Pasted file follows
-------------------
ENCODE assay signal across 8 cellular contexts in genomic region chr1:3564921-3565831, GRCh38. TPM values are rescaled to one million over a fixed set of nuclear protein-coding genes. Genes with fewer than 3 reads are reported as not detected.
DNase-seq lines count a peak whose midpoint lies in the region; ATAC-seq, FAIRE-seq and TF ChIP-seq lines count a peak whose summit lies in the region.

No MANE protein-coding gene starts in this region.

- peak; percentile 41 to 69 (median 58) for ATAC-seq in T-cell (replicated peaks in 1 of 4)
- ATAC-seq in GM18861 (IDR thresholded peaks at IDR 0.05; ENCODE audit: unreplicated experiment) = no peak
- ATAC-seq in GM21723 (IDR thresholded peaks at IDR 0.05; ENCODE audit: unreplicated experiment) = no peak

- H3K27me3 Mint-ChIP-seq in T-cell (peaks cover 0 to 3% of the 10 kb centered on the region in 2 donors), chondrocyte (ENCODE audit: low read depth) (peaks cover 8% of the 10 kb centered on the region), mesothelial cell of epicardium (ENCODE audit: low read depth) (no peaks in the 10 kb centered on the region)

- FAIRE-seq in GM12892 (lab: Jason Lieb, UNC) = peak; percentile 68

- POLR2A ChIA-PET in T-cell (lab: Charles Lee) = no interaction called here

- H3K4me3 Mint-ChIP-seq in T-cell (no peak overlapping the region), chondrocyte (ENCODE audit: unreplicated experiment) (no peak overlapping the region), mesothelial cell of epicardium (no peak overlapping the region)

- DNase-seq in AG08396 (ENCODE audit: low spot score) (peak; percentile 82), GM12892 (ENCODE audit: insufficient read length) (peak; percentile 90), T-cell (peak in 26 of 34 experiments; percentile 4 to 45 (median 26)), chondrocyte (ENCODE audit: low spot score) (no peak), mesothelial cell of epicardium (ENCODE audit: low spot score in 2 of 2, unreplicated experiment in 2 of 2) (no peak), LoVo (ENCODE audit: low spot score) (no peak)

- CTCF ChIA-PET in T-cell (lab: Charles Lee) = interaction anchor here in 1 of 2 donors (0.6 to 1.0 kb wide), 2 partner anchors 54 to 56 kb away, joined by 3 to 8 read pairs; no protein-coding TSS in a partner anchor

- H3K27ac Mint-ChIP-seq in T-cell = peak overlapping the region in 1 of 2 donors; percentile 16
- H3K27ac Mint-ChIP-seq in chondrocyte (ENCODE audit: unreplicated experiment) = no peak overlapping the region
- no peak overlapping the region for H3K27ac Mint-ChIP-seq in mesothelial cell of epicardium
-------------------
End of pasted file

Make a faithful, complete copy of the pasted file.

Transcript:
ENCODE assay signal across 8 cellular contexts in genomic region chr1:3564921-3565831, GRCh38. TPM values are rescaled to one million over a fixed set of nuclear protein-coding genes. Genes with fewer than 3 reads are reported as not detected.
DNase-seq lines count a peak whose midpoint lies in the region; ATAC-seq, FAIRE-seq and TF ChIP-seq lines count a peak whose summit lies in the region.

No MANE protein-coding gene starts in this region.

- peak; percentile 41 to 69 (median 58) for ATAC-seq in T-cell (replicated peaks in 1 of 4)
- ATAC-seq in GM18861 (IDR thresholded peaks at IDR 0.05; ENCODE audit: unreplicated experiment) = no peak
- ATAC-seq in GM21723 (IDR thresholded peaks at IDR 0.05; ENCODE audit: unreplicated experiment) = no peak

- H3K27me3 Mint-ChIP-seq in T-cell (peaks cover 0 to 3% of the 10 kb centered on the region in 2 donors), chondrocyte (ENCODE audit: low read depth) (peaks cover 8% of the 10 kb centered on the region), mesothelial cell of epicardium (ENCODE audit: low read depth) (no peaks in the 10 kb centered on the region)

- FAIRE-seq in GM12892 (lab: Jason Lieb, UNC) = peak; percentile 68

- POLR2A ChIA-PET in T-cell (lab: Charles Lee) = no interaction called here

- H3K4me3 Mint-ChIP-seq in T-cell (no peak overlapping the region), chondrocyte (ENCODE audit: unreplicated experiment) (no peak overlapping the region), mesothelial cell of epicardium (no peak overlapping the region)

- DNase-seq in AG08396 (ENCODE audit: low spot score) (peak; percentile 82), GM12892 (ENCODE audit: insufficient read length) (peak; percentile 90), T-cell (peak in 26 of 34 experiments; percentile 4 to 45 (median 26)), chondrocyte (ENCODE audit: low spot score) (no peak), mesothelial cell of epicardium (ENCODE audit: low spot score in 2 of 2, unreplicated experiment in 2 of 2) (no peak), LoVo (ENCODE audit: low spot score) (no peak)

- CTCF ChIA-PET in T-cell (lab: Charles Lee) = interaction anchor here in 1 of 2 donors (0.6 to 1.0 kb wide), 2 partner anchors 54 to 56 kb away, joined by 3 to 8 read pairs; no protein-coding TSS in a partner anchor

- H3K27ac Mint-ChIP-seq in T-cell = peak overlapping the region in 1 of 2 donors; percentile 16
- H3K27ac Mint-ChIP-seq in chondrocyte (ENCODE audit: unreplicated experiment) = no peak overlapping the region
- no peak overlapping the region for H3K27ac Mint-ChIP-seq in mesothelial cell of epicardium